When people start talking about their favorite Asian cuisine, they will usually talk about Indian food or Thai or Korean food, and while each of these cuisines and countries does have many great dishes and their popularity is justified, what a lot of people end up doing is neglecting other great cuisines, and Vietnamese food makes it to the list of underrated Asian cuisine.
Yes, Pho happens to be famous and a lot of people do love it, but, it isn’t all of Vietnamese cuisine. Yes, dishes like Pho and Banh Mi can be considered to be the National dishes of Vietnam, but they aren’t everything, and a lot of people do not venture beyond them to discover other hidden culinary gems found in Vietnamese food.
Vietnamese food happens to be incredibly fragrant because of the abundance of fresh herbs in the food, and it is also incredibly light, healthy, and yet full-bodied. Vietnamese food has a delicate balance of every flavor and is deserving of a lot more love. Now, if you are new to the world of Vietnamese food, you can keep on reading the rest of this article because we are doing a rundown of commonly Vietnamese spices so that you know what you will most likely be getting the next time you want to order Vietnamese food.
Now before we start, it is important to remember that the use of these spices tends to vary regionally, so they are used differently and some are more preferred than others in different regions of the country.
- We will first talk about the commonly used spices that are derived from vegetables. As we mentioned before, Vietnamese food is incredibly fragrant and light, so their commonly used vegetable spices happen to include coriander, cilantro, basil, cumin, shallots, green onion, chili leaves, lime leaves and more. All of these are very fragrant vegetables, and each of them combines together beautifully for stocks and soups.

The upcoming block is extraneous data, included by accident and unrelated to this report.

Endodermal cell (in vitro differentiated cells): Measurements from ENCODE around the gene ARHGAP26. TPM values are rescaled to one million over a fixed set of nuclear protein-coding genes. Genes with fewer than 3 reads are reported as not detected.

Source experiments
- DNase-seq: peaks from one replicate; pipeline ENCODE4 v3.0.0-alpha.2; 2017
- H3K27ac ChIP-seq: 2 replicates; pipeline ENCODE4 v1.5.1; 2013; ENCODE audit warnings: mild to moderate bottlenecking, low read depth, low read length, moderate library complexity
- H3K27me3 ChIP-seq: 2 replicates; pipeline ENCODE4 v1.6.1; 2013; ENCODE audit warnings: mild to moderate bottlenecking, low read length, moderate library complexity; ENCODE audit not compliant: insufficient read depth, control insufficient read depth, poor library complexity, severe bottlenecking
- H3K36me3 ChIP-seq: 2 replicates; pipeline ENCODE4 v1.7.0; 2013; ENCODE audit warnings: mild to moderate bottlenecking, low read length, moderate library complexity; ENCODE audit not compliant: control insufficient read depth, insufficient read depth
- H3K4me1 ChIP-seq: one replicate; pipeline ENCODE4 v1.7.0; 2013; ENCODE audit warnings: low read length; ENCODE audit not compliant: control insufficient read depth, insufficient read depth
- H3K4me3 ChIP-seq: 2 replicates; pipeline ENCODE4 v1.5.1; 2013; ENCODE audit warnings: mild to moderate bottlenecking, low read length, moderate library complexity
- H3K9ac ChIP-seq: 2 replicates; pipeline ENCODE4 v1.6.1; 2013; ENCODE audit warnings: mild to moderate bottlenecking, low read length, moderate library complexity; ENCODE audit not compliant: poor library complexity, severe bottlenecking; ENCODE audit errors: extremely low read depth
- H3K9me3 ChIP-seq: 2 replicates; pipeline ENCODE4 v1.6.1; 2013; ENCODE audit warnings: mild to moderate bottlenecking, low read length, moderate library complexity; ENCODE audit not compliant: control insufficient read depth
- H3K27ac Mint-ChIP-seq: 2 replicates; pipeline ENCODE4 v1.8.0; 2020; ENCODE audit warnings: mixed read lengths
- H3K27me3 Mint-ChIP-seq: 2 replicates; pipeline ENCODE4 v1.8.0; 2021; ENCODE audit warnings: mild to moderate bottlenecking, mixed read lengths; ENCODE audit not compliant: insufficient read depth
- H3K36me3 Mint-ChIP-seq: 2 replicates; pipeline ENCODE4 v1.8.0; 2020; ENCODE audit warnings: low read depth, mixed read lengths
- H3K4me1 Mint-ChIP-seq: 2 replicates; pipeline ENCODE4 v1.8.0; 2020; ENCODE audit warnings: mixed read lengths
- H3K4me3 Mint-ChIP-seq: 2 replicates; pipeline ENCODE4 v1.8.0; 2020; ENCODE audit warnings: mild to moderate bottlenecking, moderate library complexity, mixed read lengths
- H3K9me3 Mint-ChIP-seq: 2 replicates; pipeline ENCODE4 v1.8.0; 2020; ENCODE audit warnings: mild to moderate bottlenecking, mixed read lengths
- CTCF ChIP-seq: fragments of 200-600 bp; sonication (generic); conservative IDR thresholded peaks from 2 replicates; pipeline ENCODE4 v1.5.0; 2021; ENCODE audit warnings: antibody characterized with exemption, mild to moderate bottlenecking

- If we refer to root vegetable-based spices, then you will find onion, garlic, turmeric, and ginger is the more commonly used spices.
- Fruit-based spices in Vietnamese cuisine usually includes cardamom, lemon, tamarind, chili, grapefruit, and pineapple.
- Coconut milk, powder, and mushrooms also happen to be a staple in Vietnamese food.
- Fermentation is also a huge part of the process of Vietnamese food, and you will find that fermented vinegar, especially white vinegar is heavily used in Vietnamese cuisine for their dishes, for dips, and for giving their salads a nice, sour touch.
- One more very important sauce that is the base of a lot of Vietnamese food happens to be fish sauce. Like the name suggests, the sauce is made from fish like mackerel, anchovy, and so on. It has a slightly pungent smell and taste, but it tends to blend well with other Vietnamese flavors giving a nice, umami undertone to whatever is being cooked.
You now have a basic idea of what usually goes into most Vietnamese dishes, so a combination of some of these spices will be necessary, and now that you understand this better, you can be more courageous with your order the next time.